Life at age 80 brings a lot more freedom and a little wisdom

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I celebrated my 80th birthday on Mother's Day.

It reminded me of visiting my 87-year-old year old mom in a rehab facility after a hip fracture she suffered many years ago. "Look at all the old people here," she casually remarked.

When did it happen? How did I get to be this old?

Usually on my birthday, my son Patrick takes me to a Pirates game. It's sort of our tradition since all of the other kids are out of town. We do the whole bit -- not the cheap seats, but brunch at the Lexus Club with seats behind home plate, where my friends can see us on TV and vendors bring us food and drinks.

This year the Pirates were out of town on Mother's Day, however, so we marched in the "Race for the Cure" at Schenley Park instead.

I can't say that I am elated about turning 80, but it really isn't all bad. I have slowed down a bit the past few months, giving up my part-time job as a nurse at an assisted-living facility. I thought it was about time, especially since I was older than most of the residents.

Life is easier now. It is nice not having to get up at 5:30 to go to work. Happiness is sleeping in, having coffee, reading the Post-Gazette, Tribune-Review and Wall Street Journal while listening to my favorite radio talk show host, Marty Griffin, on KDKA.

Two days a week I swim 60 lengths at the pool. I don't even like to swim, but it is easier on these 80-year-old joints than walking. About five years ago an orthopedic doctor told me that I was walking bone on bone and it was just a matter of time before I would need total knee replacement surgery. The last place I want to go, however, is a hospital, which everyone knows is where you get sick. That's why I swim.

My friends whose names have also yet to show up in the obituaries are hanging in there with me. We volunteer as ushers for the Pittsburgh Cultural Trust and get to see all of the Broadway and CLO shows at the theaters in town. We work at the Three Rivers Arts Festival and many other venues in our wonderful most livable city.

I also keep busy visiting my kids and grandkids from Boston to California. I have been to my share of swim meets, gymnastic competitions, soccer and lacrosse games. You name it, I've been there.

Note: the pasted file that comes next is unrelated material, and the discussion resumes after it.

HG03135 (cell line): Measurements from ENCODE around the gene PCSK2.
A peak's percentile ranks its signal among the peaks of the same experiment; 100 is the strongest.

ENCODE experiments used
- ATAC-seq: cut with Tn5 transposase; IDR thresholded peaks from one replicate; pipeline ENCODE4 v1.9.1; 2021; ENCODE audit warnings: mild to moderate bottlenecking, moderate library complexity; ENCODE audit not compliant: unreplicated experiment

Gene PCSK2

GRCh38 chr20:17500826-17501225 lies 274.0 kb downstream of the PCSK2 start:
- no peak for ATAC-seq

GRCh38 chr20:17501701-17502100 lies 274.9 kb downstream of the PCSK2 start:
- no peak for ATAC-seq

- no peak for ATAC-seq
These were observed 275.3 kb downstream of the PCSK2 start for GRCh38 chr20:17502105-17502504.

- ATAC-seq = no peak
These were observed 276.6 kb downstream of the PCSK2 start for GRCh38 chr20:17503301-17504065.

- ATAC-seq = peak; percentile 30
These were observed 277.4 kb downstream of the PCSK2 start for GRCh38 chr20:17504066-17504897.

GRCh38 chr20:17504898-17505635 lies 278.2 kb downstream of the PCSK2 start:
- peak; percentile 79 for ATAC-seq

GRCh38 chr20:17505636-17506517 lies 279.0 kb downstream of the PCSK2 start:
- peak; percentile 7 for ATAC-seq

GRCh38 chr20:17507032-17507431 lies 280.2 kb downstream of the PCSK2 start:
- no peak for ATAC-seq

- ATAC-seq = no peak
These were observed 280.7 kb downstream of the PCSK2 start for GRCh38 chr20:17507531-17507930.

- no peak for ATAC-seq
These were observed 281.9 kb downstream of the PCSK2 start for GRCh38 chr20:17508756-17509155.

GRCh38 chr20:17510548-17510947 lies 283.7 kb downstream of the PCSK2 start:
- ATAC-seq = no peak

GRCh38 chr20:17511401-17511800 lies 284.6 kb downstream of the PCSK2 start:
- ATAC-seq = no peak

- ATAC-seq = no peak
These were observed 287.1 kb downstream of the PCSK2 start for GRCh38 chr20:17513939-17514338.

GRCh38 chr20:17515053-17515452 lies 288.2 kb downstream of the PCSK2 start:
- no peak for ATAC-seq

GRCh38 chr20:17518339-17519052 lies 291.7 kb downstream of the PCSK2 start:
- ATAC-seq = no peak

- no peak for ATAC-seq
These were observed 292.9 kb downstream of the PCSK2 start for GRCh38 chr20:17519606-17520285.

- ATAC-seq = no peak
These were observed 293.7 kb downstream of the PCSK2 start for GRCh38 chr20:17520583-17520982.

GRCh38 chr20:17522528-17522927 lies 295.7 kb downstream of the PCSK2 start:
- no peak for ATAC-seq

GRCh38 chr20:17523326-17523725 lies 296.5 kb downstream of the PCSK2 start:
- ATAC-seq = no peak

On these trips I get picked up at the airport and just expect to head out to a field. It is non-stop from there with baseball, soccer and basketball. One weekend while visiting my four grandsons in Little Rock, Ark., I attended 13 games. Just another day in the life of grandma.

I guess time flies when you're having fun. You raise your kids, go to their high school graduations, send them off to college and watch them fall in love and marry.

One of my favorite poems is Denis Waitley's "Roots and Wings" The first two lines are: "If I had two wishes I know what they would be/I'd wish for roots to cling to and wings to set me free."

You try to give your children roots to know where home is and wings to fly away and experience what has been taught. You encourage them to go out into the world on their own. All of my kids went away to college, found their passion and have lived in many parts of the country, but they know they can always come home.

When all of the kids left the nest and Charlie (our dog) died, I left the big house and moved to a condo. So here I am, and life really is pretty good. There isn't too much on my bucket list.

Sure, I'd like to be around to see my grandkids graduate from college and get married. My son, Patrick, recently ran for judge and came up a little short, but I have no doubt that he'll succeed eventually in this endeavor. I'd like to be around to see that.

Other than that I've had a good run. I will stay as active as possible, and perhaps 10 years from now I will write a piece on turning 90.


Eileen Connelly of Churchill, a retired registered nurse, can be reached at PG Portfolio welcomes "Local Dispatch" submissions and other reader essays. Send your writing to; or by mail to Portfolio, Post-Gazette, 34 Blvd. of the Allies, Pittsburgh PA 15222. Portfolio editor Gary Rotstein may be reached at 412-263-1255.


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